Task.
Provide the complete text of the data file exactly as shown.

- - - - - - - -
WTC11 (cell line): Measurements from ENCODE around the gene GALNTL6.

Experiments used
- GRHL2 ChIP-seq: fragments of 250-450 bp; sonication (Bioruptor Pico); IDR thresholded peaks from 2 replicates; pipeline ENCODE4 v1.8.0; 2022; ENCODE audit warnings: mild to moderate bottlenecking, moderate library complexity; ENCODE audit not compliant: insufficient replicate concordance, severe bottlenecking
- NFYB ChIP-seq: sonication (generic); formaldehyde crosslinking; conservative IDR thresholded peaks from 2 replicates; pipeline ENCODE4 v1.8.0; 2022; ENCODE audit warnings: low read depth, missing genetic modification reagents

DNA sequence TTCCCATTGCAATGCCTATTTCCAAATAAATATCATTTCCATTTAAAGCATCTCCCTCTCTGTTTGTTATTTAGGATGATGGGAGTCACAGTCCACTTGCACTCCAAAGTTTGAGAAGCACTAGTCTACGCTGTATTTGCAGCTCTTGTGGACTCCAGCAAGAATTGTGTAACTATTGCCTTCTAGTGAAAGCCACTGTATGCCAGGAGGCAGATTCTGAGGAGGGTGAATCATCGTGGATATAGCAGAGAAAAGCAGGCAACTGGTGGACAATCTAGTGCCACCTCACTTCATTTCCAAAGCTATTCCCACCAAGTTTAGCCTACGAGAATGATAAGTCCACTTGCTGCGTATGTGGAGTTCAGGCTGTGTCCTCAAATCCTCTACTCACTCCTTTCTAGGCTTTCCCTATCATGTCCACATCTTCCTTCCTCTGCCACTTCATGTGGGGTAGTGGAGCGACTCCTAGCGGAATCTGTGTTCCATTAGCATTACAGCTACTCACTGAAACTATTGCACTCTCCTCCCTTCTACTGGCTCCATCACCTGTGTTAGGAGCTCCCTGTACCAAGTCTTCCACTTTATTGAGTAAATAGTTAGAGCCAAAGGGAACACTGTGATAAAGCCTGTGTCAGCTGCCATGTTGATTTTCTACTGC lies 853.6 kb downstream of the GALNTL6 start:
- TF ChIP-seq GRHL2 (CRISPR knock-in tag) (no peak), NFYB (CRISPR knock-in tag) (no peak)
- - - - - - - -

WTC11 (cell line): Measurements from ENCODE around the gene GALNTL6.

Experiments used
- GRHL2 ChIP-seq: fragments of 250-450 bp; sonication (Bioruptor Pico); IDR thresholded peaks from 2 replicates; pipeline ENCODE4 v1.8.0; 2022; ENCODE audit warnings: mild to moderate bottlenecking, moderate library complexity; ENCODE audit not compliant: insufficient replicate concordance, severe bottlenecking
- NFYB ChIP-seq: sonication (generic); formaldehyde crosslinking; conservative IDR thresholded peaks from 2 replicates; pipeline ENCODE4 v1.8.0; 2022; ENCODE audit warnings: low read depth, missing genetic modification reagents

DNA sequence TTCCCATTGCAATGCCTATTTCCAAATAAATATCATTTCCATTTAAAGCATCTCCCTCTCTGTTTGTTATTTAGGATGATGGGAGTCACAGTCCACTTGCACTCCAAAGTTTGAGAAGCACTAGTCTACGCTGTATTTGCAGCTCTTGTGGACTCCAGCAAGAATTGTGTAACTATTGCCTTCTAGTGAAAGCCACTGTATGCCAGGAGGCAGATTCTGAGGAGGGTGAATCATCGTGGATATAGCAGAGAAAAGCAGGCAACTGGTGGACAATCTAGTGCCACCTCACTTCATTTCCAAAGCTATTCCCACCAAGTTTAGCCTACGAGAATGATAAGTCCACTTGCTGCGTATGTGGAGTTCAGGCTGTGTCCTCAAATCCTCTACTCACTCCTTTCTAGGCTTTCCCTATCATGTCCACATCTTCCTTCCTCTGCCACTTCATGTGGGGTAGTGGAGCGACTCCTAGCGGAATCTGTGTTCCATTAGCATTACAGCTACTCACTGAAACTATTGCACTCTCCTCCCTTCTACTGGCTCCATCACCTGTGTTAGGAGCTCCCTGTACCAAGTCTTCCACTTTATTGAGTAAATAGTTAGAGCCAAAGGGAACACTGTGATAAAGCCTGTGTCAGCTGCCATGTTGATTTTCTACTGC lies 853.6 kb downstream of the GALNTL6 start:
- TF ChIP-seq GRHL2 (CRISPR knock-in tag) (no peak), NFYB (CRISPR knock-in tag) (no peak)